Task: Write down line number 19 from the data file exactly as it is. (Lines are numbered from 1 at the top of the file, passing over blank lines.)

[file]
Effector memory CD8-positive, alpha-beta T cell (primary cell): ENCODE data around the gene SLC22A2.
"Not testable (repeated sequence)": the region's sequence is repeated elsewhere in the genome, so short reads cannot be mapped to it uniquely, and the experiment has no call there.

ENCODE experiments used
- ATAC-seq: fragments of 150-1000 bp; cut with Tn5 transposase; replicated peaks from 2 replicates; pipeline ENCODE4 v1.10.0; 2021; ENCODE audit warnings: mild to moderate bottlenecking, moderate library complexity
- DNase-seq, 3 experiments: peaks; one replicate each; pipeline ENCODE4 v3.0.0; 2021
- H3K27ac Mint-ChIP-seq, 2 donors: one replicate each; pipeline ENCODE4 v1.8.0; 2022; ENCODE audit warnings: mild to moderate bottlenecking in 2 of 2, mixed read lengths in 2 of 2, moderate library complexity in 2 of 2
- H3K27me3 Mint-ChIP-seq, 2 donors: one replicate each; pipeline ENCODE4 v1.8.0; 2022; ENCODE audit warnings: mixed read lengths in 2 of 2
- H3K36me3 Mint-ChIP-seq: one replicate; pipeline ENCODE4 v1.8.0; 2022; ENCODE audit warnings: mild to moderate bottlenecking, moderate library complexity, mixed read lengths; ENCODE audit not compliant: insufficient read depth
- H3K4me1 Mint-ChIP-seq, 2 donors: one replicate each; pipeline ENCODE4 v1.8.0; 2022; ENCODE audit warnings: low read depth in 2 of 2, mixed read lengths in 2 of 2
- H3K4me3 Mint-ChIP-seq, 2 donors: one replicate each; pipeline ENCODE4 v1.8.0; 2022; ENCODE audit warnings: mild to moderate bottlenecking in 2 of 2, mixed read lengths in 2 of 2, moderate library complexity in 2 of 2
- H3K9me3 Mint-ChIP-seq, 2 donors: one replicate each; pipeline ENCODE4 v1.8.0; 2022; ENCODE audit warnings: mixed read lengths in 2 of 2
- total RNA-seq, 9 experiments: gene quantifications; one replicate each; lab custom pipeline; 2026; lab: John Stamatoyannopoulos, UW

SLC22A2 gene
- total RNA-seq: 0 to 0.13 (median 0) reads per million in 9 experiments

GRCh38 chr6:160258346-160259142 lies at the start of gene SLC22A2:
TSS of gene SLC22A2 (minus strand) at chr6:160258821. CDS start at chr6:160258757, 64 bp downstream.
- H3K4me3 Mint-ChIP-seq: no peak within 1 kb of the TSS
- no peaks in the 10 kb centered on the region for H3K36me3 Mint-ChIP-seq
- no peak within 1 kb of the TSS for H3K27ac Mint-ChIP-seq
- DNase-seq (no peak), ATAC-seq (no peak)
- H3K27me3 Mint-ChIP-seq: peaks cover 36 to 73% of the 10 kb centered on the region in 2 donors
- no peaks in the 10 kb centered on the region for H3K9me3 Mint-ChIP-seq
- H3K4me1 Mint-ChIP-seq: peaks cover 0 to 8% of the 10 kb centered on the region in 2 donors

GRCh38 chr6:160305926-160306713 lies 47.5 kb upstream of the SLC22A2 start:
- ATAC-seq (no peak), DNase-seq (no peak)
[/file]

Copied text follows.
- no peak within 1 kb of the TSS for H3K27ac Mint-ChIP-seq